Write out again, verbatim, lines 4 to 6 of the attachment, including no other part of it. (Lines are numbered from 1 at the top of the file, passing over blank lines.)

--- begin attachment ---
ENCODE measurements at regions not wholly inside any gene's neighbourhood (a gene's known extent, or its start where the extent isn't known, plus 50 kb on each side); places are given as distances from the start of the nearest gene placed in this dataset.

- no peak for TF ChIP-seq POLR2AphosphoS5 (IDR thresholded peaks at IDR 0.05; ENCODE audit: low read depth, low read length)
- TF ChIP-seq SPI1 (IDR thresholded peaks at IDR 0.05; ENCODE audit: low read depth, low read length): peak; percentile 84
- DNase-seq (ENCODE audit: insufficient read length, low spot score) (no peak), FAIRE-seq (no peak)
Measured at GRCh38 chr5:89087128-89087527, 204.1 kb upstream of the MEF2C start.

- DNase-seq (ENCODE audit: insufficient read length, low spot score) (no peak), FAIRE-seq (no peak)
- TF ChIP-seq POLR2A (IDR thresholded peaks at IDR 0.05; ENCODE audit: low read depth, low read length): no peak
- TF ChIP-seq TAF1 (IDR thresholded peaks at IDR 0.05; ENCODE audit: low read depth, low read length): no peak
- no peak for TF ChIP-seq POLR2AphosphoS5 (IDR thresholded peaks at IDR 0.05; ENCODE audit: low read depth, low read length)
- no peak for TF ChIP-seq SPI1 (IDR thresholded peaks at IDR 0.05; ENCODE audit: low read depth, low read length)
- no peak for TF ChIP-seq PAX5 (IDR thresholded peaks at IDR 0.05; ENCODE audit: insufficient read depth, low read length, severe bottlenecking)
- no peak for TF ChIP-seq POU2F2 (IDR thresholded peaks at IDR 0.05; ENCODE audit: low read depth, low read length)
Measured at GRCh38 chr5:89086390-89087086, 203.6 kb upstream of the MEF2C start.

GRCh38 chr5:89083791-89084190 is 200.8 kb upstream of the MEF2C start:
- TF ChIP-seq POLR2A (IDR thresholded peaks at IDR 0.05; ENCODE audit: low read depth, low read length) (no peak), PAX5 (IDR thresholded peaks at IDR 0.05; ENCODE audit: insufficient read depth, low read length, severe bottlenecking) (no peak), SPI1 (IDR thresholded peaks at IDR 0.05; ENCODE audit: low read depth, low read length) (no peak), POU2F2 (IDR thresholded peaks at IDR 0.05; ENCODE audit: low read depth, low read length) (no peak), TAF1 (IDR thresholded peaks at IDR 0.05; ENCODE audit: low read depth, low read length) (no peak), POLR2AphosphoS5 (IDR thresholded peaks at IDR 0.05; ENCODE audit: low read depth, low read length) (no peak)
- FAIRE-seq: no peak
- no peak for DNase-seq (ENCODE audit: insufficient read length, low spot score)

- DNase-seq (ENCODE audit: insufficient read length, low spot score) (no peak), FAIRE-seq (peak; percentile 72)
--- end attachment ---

- DNase-seq (ENCODE audit: insufficient read length, low spot score) (no peak), FAIRE-seq (no peak)
Measured at GRCh38 chr5:89087128-89087527, 204.1 kb upstream of the MEF2C start.

- DNase-seq (ENCODE audit: insufficient read length, low spot score) (no peak), FAIRE-seq (no peak)